SAN FRANCISCO, CA.-
This winter, the Museum of Craft and Design
will present two new, dynamic exhibitions exploring the ways that creative individuals are addressing issues of climate change. Survival Architecture and the Art of Resilience is a timely exhibition showcasing visionary architects and artists who have created artistically interpretive solutions and prototypes for emergency shelters in a climate-constrained world. Concurrently, the exhibition Linda Gass: and then this happened
will examine the human-made and natural water infrastructure affecting the greater Bay Area, considering present and future challenges with respect to climate change.
Survival Architecture and the Art of Resilience - December 19, 2019May 3, 2020.
Guest curated by Randy Jayne Rosenberg of Art Works for Change (AWFC) this exhibition follows the idea that addressing climate change must include ensuring durable, long-term housing solutions for vulnerable populations. For example, participating artist Tina Hovsepians Cardborigami (2016) installation showcases her lightweight and sustainable cardboard shelters that are big enough for two people to sleep in and can fold small enough to carry. In a similar vein, the projects and design concepts in the exhibition highlight how we need to rethink and develop robust housing designs that are flexible, resilient, and adaptable to survive the future effects of a changing environment.
The exhibition aims to make concepts accessible to a general audience and to address climate change through four centralized themes that reflect key characteristics about survival architecture: Circularthe importance of creating structures made of materials that can be used and reused indefinitely; Portablethe ability to create easily moveable and nomadic dwellings; Visionaryforward-thinking ideas that can radically change the way we think about shelter; and Resilientstructures that can adapt to adverse and dynamic circumstances.
Science, technology, architecture, and art converge within the exhibition to question the nature of what it means to survive climate change and natural disasters. How do we design and retrofit our built world to adapt to increased uncertainty and do it affordably? How do we produce dwellings that have a full life cycle of durability pre-, during, and post-disaster?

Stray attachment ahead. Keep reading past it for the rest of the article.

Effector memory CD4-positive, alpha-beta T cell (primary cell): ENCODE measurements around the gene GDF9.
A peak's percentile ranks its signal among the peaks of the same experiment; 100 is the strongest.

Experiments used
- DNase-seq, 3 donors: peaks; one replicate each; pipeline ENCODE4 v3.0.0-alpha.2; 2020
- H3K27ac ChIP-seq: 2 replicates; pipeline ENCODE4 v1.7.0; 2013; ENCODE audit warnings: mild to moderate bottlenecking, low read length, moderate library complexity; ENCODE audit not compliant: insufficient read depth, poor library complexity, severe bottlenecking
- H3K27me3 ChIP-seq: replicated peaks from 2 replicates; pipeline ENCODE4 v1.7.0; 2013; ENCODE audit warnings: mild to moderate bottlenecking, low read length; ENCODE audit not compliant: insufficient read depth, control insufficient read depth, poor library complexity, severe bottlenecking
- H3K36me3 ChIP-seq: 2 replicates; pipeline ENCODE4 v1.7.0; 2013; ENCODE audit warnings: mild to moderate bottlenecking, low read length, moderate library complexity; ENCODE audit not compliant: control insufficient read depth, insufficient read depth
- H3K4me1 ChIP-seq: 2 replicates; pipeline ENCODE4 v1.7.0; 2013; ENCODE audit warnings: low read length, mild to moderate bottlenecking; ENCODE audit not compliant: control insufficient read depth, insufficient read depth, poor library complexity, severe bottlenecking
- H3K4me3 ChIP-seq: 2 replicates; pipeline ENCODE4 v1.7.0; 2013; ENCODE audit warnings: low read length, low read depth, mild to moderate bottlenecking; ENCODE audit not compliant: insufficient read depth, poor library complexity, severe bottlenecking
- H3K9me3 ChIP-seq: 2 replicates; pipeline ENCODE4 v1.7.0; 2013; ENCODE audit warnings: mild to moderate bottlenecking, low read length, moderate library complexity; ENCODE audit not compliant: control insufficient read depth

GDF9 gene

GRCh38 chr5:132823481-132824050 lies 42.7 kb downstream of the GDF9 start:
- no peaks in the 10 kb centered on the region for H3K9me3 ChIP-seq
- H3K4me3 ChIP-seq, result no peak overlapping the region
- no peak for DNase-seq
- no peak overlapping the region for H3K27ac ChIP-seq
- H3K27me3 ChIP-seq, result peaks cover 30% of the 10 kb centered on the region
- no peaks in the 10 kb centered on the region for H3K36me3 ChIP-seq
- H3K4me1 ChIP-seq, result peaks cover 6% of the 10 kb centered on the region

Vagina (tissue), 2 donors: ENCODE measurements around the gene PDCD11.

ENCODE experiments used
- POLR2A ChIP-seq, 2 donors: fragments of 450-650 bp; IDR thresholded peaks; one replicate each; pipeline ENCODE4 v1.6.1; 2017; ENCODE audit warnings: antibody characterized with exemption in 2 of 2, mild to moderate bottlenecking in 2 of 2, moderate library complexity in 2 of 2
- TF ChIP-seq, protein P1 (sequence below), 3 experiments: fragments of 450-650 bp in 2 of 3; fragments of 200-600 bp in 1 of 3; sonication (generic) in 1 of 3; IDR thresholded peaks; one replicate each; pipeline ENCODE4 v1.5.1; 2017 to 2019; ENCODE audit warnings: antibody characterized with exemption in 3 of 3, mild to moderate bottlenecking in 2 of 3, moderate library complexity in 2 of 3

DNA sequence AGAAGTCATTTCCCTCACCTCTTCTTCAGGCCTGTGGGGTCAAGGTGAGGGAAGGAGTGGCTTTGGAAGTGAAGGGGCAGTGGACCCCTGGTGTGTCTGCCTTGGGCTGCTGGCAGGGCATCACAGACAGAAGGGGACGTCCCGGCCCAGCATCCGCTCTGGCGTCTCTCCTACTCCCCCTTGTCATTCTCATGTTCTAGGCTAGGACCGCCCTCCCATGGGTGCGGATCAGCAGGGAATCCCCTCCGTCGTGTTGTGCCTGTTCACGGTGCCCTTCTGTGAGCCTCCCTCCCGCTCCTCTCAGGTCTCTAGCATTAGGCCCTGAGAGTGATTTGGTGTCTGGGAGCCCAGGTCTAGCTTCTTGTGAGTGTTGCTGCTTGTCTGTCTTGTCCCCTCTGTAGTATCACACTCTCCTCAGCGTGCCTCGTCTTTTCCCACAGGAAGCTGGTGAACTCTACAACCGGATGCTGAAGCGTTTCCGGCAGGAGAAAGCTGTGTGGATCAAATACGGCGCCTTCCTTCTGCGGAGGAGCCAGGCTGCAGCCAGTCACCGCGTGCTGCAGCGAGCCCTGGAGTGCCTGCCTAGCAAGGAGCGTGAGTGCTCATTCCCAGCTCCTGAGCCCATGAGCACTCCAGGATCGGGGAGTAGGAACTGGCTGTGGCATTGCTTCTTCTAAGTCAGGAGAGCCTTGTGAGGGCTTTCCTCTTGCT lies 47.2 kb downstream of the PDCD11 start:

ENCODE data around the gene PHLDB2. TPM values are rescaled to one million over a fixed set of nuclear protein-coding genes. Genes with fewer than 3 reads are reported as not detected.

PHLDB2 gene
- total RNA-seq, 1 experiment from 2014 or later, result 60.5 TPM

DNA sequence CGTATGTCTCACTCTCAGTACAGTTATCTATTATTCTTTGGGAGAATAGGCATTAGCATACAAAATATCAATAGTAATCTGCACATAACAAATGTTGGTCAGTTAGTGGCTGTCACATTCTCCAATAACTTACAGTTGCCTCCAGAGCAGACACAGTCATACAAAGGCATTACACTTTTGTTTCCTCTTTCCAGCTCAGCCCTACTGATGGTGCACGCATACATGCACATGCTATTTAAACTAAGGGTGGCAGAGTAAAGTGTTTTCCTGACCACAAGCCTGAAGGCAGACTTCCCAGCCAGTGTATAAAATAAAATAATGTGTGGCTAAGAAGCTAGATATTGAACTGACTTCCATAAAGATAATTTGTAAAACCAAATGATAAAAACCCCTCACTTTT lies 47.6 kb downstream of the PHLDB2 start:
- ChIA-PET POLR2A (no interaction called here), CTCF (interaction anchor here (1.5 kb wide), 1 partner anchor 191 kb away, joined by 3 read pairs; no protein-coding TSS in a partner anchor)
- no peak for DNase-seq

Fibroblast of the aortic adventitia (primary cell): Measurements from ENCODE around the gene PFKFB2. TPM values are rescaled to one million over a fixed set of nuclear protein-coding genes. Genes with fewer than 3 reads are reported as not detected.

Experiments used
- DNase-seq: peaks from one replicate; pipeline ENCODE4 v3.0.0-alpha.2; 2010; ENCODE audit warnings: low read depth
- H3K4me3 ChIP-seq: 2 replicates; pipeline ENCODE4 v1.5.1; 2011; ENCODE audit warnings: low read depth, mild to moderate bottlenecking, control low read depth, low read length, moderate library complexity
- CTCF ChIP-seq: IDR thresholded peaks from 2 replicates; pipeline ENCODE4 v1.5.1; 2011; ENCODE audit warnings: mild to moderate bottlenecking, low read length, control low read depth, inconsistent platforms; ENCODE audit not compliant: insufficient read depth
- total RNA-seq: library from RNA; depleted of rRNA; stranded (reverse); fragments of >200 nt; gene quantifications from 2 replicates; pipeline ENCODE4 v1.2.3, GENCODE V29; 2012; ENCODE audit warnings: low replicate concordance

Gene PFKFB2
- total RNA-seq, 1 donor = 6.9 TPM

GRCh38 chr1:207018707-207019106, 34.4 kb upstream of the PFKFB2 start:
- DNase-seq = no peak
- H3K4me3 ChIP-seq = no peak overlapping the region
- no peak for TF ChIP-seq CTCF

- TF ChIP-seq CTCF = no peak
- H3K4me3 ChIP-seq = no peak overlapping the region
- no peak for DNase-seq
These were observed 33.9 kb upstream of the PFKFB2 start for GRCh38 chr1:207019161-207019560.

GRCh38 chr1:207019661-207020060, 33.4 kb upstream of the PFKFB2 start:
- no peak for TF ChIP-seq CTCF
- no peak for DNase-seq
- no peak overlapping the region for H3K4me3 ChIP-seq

Climate change represents a vastly different kind of environmental challenge, requiring out-of-the-box thinking in how we adapt to and survive the expected onslaught of extreme weather and other disruptions, said Rosenberg. Artists are uniquely adept at re-envisioning our world and how we relate to it, as this exhibition shows.
Participating artists and studios include Andrew Maynard Architecture, Alejandro Aravena, Vincent Callebaut, Davison Design, Tina Hovsepian, IKEA Foundation, Chris Jordan, Liam Kelly, Thomas L. Kelly, Jingyang Liu Leo, Mary Mattingly, Achim Menges, Gerard Minakawa, William McDonough and Partners, Peta Fend and Malgorzata Pawlowska, The Empowerment Plan, Journeyman Pictures, Pedro Reyes, Phil Ross, Terreform ONE and Mitchell Joachim, Tomas Saraceno, Kevin Jin He and Won Ryu, and ZO-Loft Architecture and Design.
Linda Gass: and then this happened
- December 19, 2019May 3, 2020.
Multimedia artist Linda Gass creates stitched paintings and works in glass questioning water and land use issues in California. Informed and inspired by her extensive research on the impact of changing waterways, sea-level rise, fire, and drought in California and the American West, Gasss work uses beauty to shed light on these challenging issues.
Evoking both topographical maps and comforting textiles, Gasss work brings to light the incongruence between the safety of individual homes, and the devastating effect environmental manipulation has on the natural ecological processes of our collective home, California. Divided into four themed topics, the artwork in this exhibition reflect how sea-level rise, man-made waterways, rain/snowpack loss, and wildfire changes over time. Gass includes work that is hyperlocal in context, including three new sea-level rise artworks focused on the Dogpatch neighborhood where MCD is located. This series shows three aerial street views of Dogpatch: as it looks today, how it would change after the impact of three feet of sea-level rise and the devastation after six feet of sea-level rise. Another localized piece, Severely Burned (2014) represents the impact of the 2013 Rim Fire on the Tuolumne River Watershed, which provides drinking water for the City of San Francisco and many other Bay Area cities.
Gass comments, Our current water infrastructure was designed during an era when our climate was more stable and the average annual rainfall was higher than it is now. Human development has permanently altered and destroyed much of our natural water infrastructures such as wetlands and watersheds. My textile, glass, and mixed-media artworks address these concernshow our infrastructure and development policies are failing under climate chaosand invite the viewer to ponder the question what can we do better?'
Bay Area artist and environmental activist Linda Gass is best known for her labor-intensive stitched paintings about land use and water issues in California and the American West. She graduated from Stanford University with a BS in Mathematics and MS in Computer Science and has been creating art for more than 20 years after a decade-long career in software. Her work has been exhibited throughout the US and in Europe and Russia, at venues including the Oakland Museum, the Bellevue Arts Museum and the US Embassy in Moscow. Gasss work has been written about in The San Francisco Chronicle, National Geographics All Over the Map: A Cartographic Odyssey, 500 Art Quilts, The Map as Art: Contemporary Artists Explore Cartography, Why We Quilt: Contemporary Makers Speak Out about the Power of Art, Activism, Community and Creativity, and American Craft as well as other publications.